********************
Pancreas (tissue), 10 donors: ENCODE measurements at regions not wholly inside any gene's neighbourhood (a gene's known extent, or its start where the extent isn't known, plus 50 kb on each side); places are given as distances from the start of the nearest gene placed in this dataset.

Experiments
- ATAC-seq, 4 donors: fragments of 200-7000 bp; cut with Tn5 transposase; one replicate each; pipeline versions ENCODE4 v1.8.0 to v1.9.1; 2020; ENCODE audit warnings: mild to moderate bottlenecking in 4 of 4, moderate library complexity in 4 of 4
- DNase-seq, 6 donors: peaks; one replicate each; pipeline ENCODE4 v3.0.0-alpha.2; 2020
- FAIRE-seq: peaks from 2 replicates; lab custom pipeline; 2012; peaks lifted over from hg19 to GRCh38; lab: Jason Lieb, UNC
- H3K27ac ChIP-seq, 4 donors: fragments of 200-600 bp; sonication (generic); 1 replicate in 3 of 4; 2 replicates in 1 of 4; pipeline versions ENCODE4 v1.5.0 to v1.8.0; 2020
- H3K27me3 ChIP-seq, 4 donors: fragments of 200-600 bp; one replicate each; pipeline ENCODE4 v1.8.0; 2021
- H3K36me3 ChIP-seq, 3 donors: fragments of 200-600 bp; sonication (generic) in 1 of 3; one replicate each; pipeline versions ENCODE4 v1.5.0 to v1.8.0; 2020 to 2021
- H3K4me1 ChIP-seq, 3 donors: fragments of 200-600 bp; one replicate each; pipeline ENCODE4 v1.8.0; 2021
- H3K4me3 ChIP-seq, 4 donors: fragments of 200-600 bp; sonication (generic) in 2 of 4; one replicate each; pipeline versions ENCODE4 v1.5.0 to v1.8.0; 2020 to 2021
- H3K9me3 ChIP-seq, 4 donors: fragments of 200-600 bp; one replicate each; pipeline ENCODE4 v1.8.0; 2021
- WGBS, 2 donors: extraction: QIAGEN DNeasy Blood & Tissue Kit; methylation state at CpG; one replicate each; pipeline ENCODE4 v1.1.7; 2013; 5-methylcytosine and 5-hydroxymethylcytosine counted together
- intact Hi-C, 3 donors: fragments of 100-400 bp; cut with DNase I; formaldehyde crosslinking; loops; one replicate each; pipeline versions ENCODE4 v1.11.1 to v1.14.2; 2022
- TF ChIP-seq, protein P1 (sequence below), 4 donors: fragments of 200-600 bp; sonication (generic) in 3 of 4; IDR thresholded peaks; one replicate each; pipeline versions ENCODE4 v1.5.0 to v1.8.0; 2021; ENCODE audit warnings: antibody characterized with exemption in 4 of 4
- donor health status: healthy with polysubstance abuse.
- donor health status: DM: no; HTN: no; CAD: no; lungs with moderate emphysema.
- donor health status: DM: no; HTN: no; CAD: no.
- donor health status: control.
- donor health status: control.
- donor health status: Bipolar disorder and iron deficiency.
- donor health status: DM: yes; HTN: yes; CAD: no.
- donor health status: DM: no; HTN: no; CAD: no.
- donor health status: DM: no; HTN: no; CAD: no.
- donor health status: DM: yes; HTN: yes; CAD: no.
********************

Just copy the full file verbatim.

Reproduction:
Pancreas (tissue), 10 donors: ENCODE measurements at regions not wholly inside any gene's neighbourhood (a gene's known extent, or its start where the extent isn't known, plus 50 kb on each side); places are given as distances from the start of the nearest gene placed in this dataset.

Experiments
- ATAC-seq, 4 donors: fragments of 200-7000 bp; cut with Tn5 transposase; one replicate each; pipeline versions ENCODE4 v1.8.0 to v1.9.1; 2020; ENCODE audit warnings: mild to moderate bottlenecking in 4 of 4, moderate library complexity in 4 of 4
- DNase-seq, 6 donors: peaks; one replicate each; pipeline ENCODE4 v3.0.0-alpha.2; 2020
- FAIRE-seq: peaks from 2 replicates; lab custom pipeline; 2012; peaks lifted over from hg19 to GRCh38; lab: Jason Lieb, UNC
- H3K27ac ChIP-seq, 4 donors: fragments of 200-600 bp; sonication (generic); 1 replicate in 3 of 4; 2 replicates in 1 of 4; pipeline versions ENCODE4 v1.5.0 to v1.8.0; 2020
- H3K27me3 ChIP-seq, 4 donors: fragments of 200-600 bp; one replicate each; pipeline ENCODE4 v1.8.0; 2021
- H3K36me3 ChIP-seq, 3 donors: fragments of 200-600 bp; sonication (generic) in 1 of 3; one replicate each; pipeline versions ENCODE4 v1.5.0 to v1.8.0; 2020 to 2021
- H3K4me1 ChIP-seq, 3 donors: fragments of 200-600 bp; one replicate each; pipeline ENCODE4 v1.8.0; 2021
- H3K4me3 ChIP-seq, 4 donors: fragments of 200-600 bp; sonication (generic) in 2 of 4; one replicate each; pipeline versions ENCODE4 v1.5.0 to v1.8.0; 2020 to 2021
- H3K9me3 ChIP-seq, 4 donors: fragments of 200-600 bp; one replicate each; pipeline ENCODE4 v1.8.0; 2021
- WGBS, 2 donors: extraction: QIAGEN DNeasy Blood & Tissue Kit; methylation state at CpG; one replicate each; pipeline ENCODE4 v1.1.7; 2013; 5-methylcytosine and 5-hydroxymethylcytosine counted together
- intact Hi-C, 3 donors: fragments of 100-400 bp; cut with DNase I; formaldehyde crosslinking; loops; one replicate each; pipeline versions ENCODE4 v1.11.1 to v1.14.2; 2022
- TF ChIP-seq, protein P1 (sequence below), 4 donors: fragments of 200-600 bp; sonication (generic) in 3 of 4; IDR thresholded peaks; one replicate each; pipeline versions ENCODE4 v1.5.0 to v1.8.0; 2021; ENCODE audit warnings: antibody characterized with exemption in 4 of 4
- donor health status: healthy with polysubstance abuse.
- donor health status: DM: no; HTN: no; CAD: no; lungs with moderate emphysema.
- donor health status: DM: no; HTN: no; CAD: no.
- donor health status: control.
- donor health status: control.
- donor health status: Bipolar disorder and iron deficiency.
- donor health status: DM: yes; HTN: yes; CAD: no.
- donor health status: DM: no; HTN: no; CAD: no.
- donor health status: DM: no; HTN: no; CAD: no.
- donor health status: DM: yes; HTN: yes; CAD: no.